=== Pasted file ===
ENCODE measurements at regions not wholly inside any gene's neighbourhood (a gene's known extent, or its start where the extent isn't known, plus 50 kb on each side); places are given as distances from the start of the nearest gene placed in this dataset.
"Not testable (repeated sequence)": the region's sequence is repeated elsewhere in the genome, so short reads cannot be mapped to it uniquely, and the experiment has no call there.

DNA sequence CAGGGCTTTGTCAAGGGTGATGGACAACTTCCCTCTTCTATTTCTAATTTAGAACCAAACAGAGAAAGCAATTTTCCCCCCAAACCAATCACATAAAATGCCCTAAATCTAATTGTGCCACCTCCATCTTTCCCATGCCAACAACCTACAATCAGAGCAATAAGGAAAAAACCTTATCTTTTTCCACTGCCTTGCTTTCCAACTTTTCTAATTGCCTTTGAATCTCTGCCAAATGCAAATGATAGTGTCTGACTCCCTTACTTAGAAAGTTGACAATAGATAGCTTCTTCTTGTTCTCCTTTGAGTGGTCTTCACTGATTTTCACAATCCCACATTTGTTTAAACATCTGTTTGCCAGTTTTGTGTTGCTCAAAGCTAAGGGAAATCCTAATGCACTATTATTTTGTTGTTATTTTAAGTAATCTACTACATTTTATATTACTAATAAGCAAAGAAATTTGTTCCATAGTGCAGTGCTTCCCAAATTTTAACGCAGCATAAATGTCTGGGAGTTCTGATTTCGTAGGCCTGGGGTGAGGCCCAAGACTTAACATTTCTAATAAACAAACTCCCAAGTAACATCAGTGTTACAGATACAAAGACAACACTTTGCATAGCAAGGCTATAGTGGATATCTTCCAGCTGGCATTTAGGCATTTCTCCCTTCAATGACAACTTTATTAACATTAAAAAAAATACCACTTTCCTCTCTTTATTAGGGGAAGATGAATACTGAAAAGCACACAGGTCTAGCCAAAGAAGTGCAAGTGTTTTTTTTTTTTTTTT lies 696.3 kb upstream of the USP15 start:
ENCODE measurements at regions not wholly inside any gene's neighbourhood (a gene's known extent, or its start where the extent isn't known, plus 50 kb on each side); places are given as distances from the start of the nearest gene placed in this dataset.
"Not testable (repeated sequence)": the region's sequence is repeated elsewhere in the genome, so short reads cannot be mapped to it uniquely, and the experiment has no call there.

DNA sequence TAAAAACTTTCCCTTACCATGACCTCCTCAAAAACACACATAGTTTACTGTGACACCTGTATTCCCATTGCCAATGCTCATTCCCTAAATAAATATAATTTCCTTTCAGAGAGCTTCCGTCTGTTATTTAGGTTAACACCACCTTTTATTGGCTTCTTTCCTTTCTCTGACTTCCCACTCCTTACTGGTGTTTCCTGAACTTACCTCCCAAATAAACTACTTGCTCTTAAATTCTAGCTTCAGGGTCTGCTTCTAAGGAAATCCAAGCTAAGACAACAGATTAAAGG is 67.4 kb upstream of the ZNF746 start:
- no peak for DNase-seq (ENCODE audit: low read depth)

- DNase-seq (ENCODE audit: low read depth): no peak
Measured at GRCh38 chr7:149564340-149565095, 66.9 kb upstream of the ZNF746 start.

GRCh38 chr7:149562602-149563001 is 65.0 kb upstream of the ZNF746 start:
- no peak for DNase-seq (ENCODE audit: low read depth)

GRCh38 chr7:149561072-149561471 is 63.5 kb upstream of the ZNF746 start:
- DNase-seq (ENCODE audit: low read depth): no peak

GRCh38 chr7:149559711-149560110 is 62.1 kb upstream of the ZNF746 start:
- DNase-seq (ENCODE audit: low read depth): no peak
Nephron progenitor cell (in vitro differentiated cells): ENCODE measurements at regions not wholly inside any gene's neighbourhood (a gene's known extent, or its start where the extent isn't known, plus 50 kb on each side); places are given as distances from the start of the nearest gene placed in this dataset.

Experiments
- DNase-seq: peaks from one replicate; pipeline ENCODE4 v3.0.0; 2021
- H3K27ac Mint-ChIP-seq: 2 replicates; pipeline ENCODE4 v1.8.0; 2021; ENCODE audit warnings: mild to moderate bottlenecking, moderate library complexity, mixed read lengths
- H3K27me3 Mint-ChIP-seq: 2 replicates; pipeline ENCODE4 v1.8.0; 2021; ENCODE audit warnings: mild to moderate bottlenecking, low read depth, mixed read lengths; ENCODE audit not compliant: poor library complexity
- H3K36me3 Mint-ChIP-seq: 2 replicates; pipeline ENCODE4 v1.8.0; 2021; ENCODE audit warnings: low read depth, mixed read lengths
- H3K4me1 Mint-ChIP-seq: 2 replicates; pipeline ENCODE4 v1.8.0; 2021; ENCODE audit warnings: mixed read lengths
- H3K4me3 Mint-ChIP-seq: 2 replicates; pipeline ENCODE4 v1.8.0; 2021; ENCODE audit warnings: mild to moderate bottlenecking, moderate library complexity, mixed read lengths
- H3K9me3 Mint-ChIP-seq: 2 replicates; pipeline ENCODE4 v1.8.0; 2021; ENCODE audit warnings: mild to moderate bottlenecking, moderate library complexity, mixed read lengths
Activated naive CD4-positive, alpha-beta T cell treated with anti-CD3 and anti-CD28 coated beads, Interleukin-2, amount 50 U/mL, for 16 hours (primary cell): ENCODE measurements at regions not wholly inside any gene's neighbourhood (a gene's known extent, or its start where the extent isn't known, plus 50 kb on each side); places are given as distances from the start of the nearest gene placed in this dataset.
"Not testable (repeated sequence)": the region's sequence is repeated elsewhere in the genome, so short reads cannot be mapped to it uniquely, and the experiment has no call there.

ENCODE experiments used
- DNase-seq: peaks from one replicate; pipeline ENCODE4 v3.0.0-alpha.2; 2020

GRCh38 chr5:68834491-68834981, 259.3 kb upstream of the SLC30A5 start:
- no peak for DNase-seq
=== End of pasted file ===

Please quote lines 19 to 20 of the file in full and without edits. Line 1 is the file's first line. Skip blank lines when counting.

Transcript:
- H3K27ac Mint-ChIP-seq: 2 replicates; pipeline ENCODE4 v1.8.0; 2021; ENCODE audit warnings: mild to moderate bottlenecking, moderate library complexity, mixed read lengths
- H3K27me3 Mint-ChIP-seq: 2 replicates; pipeline ENCODE4 v1.8.0; 2021; ENCODE audit warnings: mild to moderate bottlenecking, low read depth, mixed read lengths; ENCODE audit not compliant: poor library complexity